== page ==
We get it! Tax deadlines come around a lot faster than you might expect. Nevertheless, it’s best to file as early as possible to put your mind at ease and avoid the consequences of filing taxes late. If you do need to file after the deadline, be aware of the potential fees, penalties, and risks of noncompliance.
Before we even begin talking about filing taxes late, it’s important to know that you as an expat have options to extend your deadline.
As a taxpayer whose residence and main place of employment is outside the US, the IRS grants you an automatic two-month extension to mid-June that you don’t have to proactively apply for. It’s important to note, however, that you will need to attach a statement along with your submitted tax return in June explaining why you qualified for the automatic extension.
If you expect that you’ll need even more time than that, filling out Form 4868, the Application for Automatic Extension of Time to File U.S. Individual Income Tax Return, will give you until mid-October to file your return.
Consequences of Filing Taxes Late
If you end up filing taxes late for any reason, you may end up facing penalties and losing benefits related to your foreign income and assets.
The Longer You Wait, the More Interest You’ll Owe
Tax extensions give you more time to file your return, but they don’t give you more time to pay. Once the April deadline passes, interest starts accruing based on the amount of tax you owe.
The interest rate for individual taxpayers is equal to the federal short-term rate (which varies over time) plus 3%. The IRS announces the new federal short-term rate in their Newsroom every three months.
You Might Have to Pay IRS Penalties
There are two penalties that the IRS assesses for late taxes:
1. Failure to File Penalty
The Failure to File penalty is charged if you file your actual return past the deadline. Normally, this penalty is 5% of unpaid taxes for each month beyond your filing deadline up to a maximum of 25% of your unpaid taxes due.
2. Failure to Pay Penalty
The Failure to Pay penalty is levied on all taxes due that are not paid by the filing deadline. This penalty is normally an interest charge of 0.5% per month on the basis of your total unpaid taxes. This penalty can continue until it reaches 25% of your total unpaid taxes.
At least 90% of your expected taxes due must be paid by the mid-April filing deadline – even if you plan on filing taxes late via the automatic two-month extension. Otherwise, you may face a Failure to Pay penalty even if you file your return on time.
In many cases, we find that expats do not owe taxes due to foreign tax credit and foreign earned income exclusion. But just in case, it’s good to file in April or file an extension until October, to make sure you won’t have to pay penalties.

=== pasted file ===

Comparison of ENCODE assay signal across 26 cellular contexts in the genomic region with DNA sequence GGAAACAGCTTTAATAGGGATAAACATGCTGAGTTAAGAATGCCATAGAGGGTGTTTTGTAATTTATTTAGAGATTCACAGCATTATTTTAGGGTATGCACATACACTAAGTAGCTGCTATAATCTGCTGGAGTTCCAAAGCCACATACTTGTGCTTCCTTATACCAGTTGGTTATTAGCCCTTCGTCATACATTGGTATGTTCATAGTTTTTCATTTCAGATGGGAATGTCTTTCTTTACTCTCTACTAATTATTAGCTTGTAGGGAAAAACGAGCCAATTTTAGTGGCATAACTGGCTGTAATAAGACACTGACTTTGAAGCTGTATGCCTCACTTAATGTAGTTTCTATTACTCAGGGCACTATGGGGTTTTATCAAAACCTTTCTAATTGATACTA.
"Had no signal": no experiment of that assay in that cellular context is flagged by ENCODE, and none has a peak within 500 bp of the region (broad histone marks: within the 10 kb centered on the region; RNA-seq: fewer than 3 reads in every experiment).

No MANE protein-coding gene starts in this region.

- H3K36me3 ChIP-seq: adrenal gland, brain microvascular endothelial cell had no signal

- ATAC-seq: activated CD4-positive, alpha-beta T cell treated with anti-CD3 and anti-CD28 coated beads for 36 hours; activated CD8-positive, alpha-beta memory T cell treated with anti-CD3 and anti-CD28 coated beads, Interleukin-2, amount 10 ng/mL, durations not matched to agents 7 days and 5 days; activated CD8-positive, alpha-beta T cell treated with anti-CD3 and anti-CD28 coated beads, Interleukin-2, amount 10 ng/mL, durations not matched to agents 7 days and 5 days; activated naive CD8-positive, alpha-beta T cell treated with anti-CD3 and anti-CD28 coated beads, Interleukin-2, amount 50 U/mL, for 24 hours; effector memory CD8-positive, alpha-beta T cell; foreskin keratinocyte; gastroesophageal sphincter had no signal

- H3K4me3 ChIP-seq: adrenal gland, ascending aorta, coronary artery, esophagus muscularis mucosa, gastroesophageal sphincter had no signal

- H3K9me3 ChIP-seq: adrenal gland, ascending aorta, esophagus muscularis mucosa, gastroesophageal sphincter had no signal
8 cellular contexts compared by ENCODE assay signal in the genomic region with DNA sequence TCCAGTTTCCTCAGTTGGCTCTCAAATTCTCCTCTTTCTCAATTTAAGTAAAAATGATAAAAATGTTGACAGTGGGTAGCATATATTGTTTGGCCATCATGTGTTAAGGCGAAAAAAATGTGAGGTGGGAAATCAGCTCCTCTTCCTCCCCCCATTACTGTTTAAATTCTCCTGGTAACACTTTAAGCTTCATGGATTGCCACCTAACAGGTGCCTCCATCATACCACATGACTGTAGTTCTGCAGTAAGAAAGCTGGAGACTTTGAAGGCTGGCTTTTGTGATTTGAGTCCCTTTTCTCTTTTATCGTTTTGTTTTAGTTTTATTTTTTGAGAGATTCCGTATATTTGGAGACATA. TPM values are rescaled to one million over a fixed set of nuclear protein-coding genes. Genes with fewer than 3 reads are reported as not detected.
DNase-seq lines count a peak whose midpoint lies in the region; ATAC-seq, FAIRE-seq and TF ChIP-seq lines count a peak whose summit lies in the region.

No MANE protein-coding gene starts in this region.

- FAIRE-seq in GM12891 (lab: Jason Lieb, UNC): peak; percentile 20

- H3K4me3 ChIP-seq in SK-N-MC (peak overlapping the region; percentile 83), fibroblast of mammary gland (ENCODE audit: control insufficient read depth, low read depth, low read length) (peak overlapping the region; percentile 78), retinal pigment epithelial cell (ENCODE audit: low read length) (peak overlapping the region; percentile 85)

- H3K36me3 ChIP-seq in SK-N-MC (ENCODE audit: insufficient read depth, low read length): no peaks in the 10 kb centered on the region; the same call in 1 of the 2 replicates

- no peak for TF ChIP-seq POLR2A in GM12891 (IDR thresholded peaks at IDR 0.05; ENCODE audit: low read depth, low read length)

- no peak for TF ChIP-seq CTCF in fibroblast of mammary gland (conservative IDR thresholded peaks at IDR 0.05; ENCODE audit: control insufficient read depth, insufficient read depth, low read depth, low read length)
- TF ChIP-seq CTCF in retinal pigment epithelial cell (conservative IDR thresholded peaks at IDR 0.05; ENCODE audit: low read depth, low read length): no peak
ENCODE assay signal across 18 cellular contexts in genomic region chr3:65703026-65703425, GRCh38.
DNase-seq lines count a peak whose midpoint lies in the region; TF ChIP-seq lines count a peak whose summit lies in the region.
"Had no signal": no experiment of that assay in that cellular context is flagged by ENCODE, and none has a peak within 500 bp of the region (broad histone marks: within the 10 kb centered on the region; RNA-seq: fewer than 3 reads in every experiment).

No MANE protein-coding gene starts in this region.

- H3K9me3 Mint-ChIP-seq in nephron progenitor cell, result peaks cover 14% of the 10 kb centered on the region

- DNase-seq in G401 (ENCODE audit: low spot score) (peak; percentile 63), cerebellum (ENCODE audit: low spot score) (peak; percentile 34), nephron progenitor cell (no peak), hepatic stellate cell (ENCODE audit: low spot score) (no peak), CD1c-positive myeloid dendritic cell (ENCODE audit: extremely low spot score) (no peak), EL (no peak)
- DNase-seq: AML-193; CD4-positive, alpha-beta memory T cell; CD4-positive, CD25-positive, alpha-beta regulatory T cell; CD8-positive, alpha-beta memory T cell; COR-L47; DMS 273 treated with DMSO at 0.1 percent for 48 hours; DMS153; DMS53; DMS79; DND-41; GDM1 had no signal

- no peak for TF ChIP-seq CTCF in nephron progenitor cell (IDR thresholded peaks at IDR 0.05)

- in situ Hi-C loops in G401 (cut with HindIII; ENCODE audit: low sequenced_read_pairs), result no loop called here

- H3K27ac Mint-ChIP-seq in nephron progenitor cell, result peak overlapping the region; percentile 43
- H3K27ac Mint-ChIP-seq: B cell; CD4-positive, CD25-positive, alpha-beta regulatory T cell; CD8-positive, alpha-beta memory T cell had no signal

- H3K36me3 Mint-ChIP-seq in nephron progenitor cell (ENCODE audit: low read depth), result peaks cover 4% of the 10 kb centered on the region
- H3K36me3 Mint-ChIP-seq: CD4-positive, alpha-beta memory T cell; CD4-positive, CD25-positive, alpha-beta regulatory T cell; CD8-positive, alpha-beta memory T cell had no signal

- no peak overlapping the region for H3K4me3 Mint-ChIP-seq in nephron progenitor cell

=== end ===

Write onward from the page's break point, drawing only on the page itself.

You Could Miss Out on Big Tax Breaks
What may be perhaps more of an issue with filing late is the expat-tax privileges you might lose.
For expats filing late taxes, there is no guarantee of eligibility for the Foreign Earned Income Exclusion – which allows you to exclude over $100,000 of foreign-earned income from your tax bill.
Claiming this exclusion requires that you file Form 2555 with your tax return in a timely manner. If you don’t file in time, the IRS reserves the right to revoke your ability to use the FEIE. Once revoked, you cannot claim it for at least five years.
The FEIE can save you thousands per year in taxable income alone, so it’s definitely a benefit you want to keep!
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What to Do If You’re Behind
Of course, the best way to avoid all these potential penalties is to stay compliant and file your tax returns in a timely manner each year. That said, if you do find yourself falling behind and filing taxes late, you still have options!
The IRS has programs in place to get caught up, especially for expats who did not know they needed to file. If you are just 1 year late, then it’s better to file as quickly as possible.
If you were unaware you needed to file and are several years late, you may be a good match for the Streamlined Filing Procedures. It’s better to get caught up with the IRS late than not at all, and it’s best if you consult a registered professional to help you understand how best to go about it.
Have Specific Questions Related to Your US Expat Tax Return?
We can help! Our dedicated team of CPAs and IRS Enrolled Agents have specific expat tax expertise to help Americans abroad navigate their US taxes in a way that makes sense for their individual situation – Get started today.